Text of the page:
Sequencing Education Center

Genetic Testing for Autism

By Dr. Brandon Colby MD, an expert in genetic testing and personalized medicine.

Children suffering from autism spectrum disorder (ASD), such as Asperger's syndrome and Rett syndrome, struggle with developmental disabilities varying in severity. Over the last three decades, the number of children with autism has increased significantly. 

One out of 100 children suffers from a genetic condition like autism spectrum disorder. 

Is Autism Genetic?

genetic testing for autism

There's been a lot of debate on what causes autism and if it's genetic or caused by other factors, such as vaccinations.

Geneticists believe 90% of autism is caused by genetics, while the other 10% is due to other unknown factors. Below you will learn what gene may be responsible for the development of autism. 

The Importance of Early Diagnosis and Intervention for Autism

Early diagnosis and intervention are important for positive outcomes with autism. A quarter of children who are diagnosed by age 3 with autism and ASD are ready to enter school by age 7, while those who are not diagnosed by that age often require special care throughout their life. 

Medications and therapies can help with the symptoms of autism spectrum disorder, but those treatments must be implemented early on in a child's life. 

The only way for ASD treatment to start early is by seeking the help of a specialist as soon as developmental delay appears. 

Unfortunately, most parents do not know what to look for and in some children, the symptoms aren't so obvious. This can delay treatment leading to long-lasting effects. 

How Genetic Testing for Autism Can Help

Genetic testing for autism may be able to identify the risk of autism spectrum disorder in children. Genetic tests can be performed on a child as early as newborns. 

For example, studies have found that genetic variants in the EN2 gene may increase a person's risk of autism by more than 40 percent. The EN2 gene is essential for the proper development of the brain. Changes within the EN2 gene, known as 'genetic variants,' can lead to abnormal brain development that increases the risk of ASD.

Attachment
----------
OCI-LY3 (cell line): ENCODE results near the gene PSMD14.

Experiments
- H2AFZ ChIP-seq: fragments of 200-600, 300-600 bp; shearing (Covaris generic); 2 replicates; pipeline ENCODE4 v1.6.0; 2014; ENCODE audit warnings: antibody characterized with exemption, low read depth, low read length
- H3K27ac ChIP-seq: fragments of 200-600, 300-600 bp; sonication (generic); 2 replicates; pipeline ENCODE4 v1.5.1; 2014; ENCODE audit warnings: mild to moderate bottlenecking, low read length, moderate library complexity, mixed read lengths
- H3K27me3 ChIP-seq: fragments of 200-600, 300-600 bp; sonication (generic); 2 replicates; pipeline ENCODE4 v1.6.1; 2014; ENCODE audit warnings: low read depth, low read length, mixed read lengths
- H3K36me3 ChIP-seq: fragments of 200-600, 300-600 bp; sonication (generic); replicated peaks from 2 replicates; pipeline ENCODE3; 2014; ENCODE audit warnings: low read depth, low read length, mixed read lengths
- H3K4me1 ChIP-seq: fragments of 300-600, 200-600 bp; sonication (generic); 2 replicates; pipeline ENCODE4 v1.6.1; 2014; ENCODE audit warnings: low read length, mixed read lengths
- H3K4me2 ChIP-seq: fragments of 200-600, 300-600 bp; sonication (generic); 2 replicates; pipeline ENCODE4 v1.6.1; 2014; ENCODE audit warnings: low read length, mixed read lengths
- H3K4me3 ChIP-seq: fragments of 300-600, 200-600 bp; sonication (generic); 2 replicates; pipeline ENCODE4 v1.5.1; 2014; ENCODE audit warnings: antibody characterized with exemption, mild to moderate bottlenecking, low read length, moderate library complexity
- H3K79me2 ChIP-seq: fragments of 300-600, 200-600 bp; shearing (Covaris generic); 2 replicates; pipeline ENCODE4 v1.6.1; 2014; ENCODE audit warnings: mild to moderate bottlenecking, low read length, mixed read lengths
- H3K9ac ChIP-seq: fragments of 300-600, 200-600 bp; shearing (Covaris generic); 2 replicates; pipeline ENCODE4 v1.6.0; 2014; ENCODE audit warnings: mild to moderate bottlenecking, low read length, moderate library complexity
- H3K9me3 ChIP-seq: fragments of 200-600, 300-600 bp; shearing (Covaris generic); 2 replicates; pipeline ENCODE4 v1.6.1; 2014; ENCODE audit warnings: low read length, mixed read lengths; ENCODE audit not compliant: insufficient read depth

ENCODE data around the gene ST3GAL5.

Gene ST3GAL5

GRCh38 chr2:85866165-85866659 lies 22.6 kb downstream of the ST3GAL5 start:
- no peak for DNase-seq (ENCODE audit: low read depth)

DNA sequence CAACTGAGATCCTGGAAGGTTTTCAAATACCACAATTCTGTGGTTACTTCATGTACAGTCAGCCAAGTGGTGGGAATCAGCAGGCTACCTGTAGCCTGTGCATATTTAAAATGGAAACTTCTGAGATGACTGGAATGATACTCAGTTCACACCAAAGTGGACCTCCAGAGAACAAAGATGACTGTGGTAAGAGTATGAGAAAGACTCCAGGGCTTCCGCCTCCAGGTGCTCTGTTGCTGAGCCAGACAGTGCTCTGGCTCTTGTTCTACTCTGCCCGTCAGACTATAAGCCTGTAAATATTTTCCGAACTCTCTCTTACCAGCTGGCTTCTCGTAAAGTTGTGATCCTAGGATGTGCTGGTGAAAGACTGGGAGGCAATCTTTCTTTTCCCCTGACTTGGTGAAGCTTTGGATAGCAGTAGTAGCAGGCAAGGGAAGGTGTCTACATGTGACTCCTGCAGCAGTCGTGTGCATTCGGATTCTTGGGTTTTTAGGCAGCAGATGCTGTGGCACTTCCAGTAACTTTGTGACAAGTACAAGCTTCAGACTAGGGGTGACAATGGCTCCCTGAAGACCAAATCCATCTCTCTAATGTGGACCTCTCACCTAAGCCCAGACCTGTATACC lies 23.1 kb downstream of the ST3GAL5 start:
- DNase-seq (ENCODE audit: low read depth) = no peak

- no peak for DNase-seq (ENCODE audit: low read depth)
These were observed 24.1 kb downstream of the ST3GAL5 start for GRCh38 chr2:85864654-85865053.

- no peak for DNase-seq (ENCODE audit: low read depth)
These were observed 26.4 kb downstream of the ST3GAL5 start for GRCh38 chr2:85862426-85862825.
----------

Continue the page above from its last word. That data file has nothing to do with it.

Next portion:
Genetic testing may be able to identify genetic variants in the EN2 gene that may impact the functioning of the EN2 gene and the normal development of the brain.

While genetic testing can be used to evaluate genes associated with ASD, we still have a lot to learn. Unlike breast cancer risk and Alzheimer's risk, researchers have not yet identified a single 'autism' gene. This makes genetic testing for ASD more difficult than other conditions since there is no single gene to test.

It's also clear from genetic research that many of the genes related to ASD have not yet been discovered. Because of this, genetic testing for autism only screens for the small number of genes known to be associated with rare causes of ASD.

When considering genetic testing for autism, it's best to discuss the options with your healthcare provider or a genetic counselor. They can help you select the best genetic test for the EN2 gene and other genes that have been associated with ASD. They'll also be able to help interpret the results.

Using Genetic Testing for Autism Treatment

genetic testing for autism treatment

Some types of genetic tests for autism may be positioned as being 'predictive' but these tests usually don't predict ASD. Instead, they predict risk of ASD. Many people who are found to have an increased genetic risk of ASD may never develop ASD. The results only show risk based on what we currently know about the genetic cause of autism.

Because of this, it's important to realize that genetic testing for autism may provide some useful information but it may not provide a clear answer.

Test results from genetic testing should be considered along with other diagnostic tests. For instance, as a parent, if you perform a genetic test on your baby that reveals an increased risk for autism, the next step for your healthcare provider may be a consultation with a genetic counselor or a healthcare provider that specializes in ASD.